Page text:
Oops. Apple goofed.
Last week, Apple did something that created outrage among educators and parents—one of their most important customer segments.
Apple banned the use of a $3.95 iPhone app called Scratch Viewer. Scratch Viewer would have let teachers, parents, and young kids view the 1 million applications that young kids all over the globe have created over the last three years using Scratch.
Scratch is a kid-friendly free programming environment which was developed at the Lifelong Kindergarten Group at the MIT Media Lab, based on the work of Seymour Papert and Alan Kay. Mitchel Resnick, the director of the Lifelong Kindergarten Group at MIT, had this to say to reporters and on the Scratch blog:
“We're disappointed that Apple decided not to allow a Scratch player on the iPhone or iPad (as part of Apple's policy against apps that interpret or execute code). As we see it, there is nothing more important than empowering the next generation of kids to design, create, and express themselves with new media technologies. That's the idea behind Scratch. Kids around the world are using Scratch to program their own interactive stories, games, animations, and simulations with Scratch—and sharing their creations with one another online. In the process, kids learn to think creatively, reason systematically, and work collaboratively. Since the launch of Scratch in 2007, kids have shared nearly 1 million projects on the Scratch website. We hope that Apple will reconsider its policies so that more kids can experience the joys of creating and sharing with Scratch. (By the way, the Scratch player for the iPhone was created by a third party, not by our group at the MIT Media Lab. But our group is planning to make Scratch authoring tools for the iPad in the future, and we hope Apple will allow us....)”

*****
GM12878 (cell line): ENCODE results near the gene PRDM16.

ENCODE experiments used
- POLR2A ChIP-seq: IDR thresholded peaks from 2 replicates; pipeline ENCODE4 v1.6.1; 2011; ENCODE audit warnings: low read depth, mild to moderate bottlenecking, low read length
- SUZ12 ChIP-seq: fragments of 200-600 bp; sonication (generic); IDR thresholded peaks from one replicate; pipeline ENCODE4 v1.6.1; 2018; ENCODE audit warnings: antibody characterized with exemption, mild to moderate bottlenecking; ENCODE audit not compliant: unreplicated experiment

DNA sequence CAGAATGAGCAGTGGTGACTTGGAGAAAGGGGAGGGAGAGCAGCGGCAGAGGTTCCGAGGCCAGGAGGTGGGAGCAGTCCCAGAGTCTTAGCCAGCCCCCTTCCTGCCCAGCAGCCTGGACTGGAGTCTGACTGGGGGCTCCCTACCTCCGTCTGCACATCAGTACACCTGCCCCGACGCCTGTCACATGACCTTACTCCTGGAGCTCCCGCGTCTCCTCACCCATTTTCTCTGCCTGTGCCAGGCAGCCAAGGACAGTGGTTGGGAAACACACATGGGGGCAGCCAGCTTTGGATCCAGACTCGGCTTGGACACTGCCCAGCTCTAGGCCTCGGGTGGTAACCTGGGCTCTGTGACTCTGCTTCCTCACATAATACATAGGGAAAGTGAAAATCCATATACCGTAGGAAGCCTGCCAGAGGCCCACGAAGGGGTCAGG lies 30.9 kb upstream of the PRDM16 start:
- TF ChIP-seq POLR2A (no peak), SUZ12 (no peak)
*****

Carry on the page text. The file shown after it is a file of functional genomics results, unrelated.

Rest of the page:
Faithful Outside Innovation followers will recognize Mitch Resnick as one of the heroes in the LEGO Mindstorms’ NXT story. Mitch has been engaging kids as co-inventors at MIT since the early 1980s. He and Steve Ocko were the grad students who connected computers to LEGOs so that young kids could use Seymour Papert’s LOGO language to make their LEGO creations come alive.